Cloud Computing Alan Royal HobCon "Getting information off the Internet is like taking a drink from a fire hydrant." - Mitchell Kapor
Cloud Computing – what is this you may well ask? Is it just another of these fancy terms that the geeks are introducing to confuse us? Actually, it has been around for a long time under different guises e.g. Web 2 applications are ‘cloud based.’ You are a privileged group! Why? As of June 2009 a survey (http://fwd4.me/IG5) showed 41% of IT professionals did not understand what ‘cloud computing’ was about. At present, if you want to do a task on your machine, such as writing a document, preparing a business spreadsheet, or a presentation, you purchase software to run on your computer (unless you are using the free open source software such as Libre Office or similar). Once the task is complete, you store the result on your machines hard drive(s). To keep your data safe you may have purchased an external hard drive, CD/DVDs, flash drives or memory cards The software and staorage material are capital expenditure. With ‘cloud computing’, you rely on applications that are on the web, which you just call up through your browser. The result of ‘cloud computing’ is:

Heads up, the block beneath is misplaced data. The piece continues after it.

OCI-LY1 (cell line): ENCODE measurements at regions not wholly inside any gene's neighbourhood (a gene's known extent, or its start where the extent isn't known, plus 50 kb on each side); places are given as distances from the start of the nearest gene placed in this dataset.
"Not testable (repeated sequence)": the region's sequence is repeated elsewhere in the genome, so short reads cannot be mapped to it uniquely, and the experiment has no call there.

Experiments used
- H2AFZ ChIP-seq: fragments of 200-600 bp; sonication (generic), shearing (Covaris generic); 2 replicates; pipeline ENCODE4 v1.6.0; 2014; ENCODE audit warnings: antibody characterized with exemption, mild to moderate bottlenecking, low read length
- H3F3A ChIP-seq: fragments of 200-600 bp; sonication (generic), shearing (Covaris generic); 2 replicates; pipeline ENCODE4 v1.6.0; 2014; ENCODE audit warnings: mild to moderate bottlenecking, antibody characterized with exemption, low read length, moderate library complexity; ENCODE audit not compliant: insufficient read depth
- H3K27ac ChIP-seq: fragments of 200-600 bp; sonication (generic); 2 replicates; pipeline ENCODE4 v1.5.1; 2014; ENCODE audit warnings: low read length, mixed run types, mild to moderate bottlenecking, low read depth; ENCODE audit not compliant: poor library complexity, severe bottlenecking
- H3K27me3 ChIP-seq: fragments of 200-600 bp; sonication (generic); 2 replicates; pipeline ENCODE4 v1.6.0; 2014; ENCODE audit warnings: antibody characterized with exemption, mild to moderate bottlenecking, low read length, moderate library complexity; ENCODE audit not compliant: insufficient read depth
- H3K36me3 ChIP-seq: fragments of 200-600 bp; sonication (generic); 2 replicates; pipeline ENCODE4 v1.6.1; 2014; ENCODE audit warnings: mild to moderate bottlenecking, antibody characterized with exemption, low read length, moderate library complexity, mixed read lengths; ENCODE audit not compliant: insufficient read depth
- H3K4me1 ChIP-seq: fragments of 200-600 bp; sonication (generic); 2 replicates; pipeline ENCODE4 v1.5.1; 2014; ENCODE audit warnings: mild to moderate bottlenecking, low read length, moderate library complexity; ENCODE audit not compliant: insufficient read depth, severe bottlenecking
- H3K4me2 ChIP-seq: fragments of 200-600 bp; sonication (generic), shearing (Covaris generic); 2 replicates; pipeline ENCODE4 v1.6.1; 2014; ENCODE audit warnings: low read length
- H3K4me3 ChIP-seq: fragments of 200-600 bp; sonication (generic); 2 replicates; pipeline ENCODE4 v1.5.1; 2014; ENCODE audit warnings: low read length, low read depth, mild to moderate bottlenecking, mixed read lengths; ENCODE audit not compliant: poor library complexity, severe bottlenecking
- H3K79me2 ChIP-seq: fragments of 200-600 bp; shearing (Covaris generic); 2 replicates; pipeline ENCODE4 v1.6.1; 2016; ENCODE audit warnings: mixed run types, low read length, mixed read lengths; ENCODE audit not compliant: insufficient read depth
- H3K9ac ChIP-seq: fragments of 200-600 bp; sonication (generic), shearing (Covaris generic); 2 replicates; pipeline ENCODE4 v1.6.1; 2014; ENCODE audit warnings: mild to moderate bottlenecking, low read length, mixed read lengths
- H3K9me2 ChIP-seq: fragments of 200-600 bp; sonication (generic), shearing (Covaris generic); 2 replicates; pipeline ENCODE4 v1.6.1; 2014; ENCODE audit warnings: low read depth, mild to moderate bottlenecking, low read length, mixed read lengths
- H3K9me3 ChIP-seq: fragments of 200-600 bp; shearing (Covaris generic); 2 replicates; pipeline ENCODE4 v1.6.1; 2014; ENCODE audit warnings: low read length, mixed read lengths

limited (or nil) application software
eliminates personal PC storage
gave a 16% reduction in energy costs (http://fwd4.me/IG3).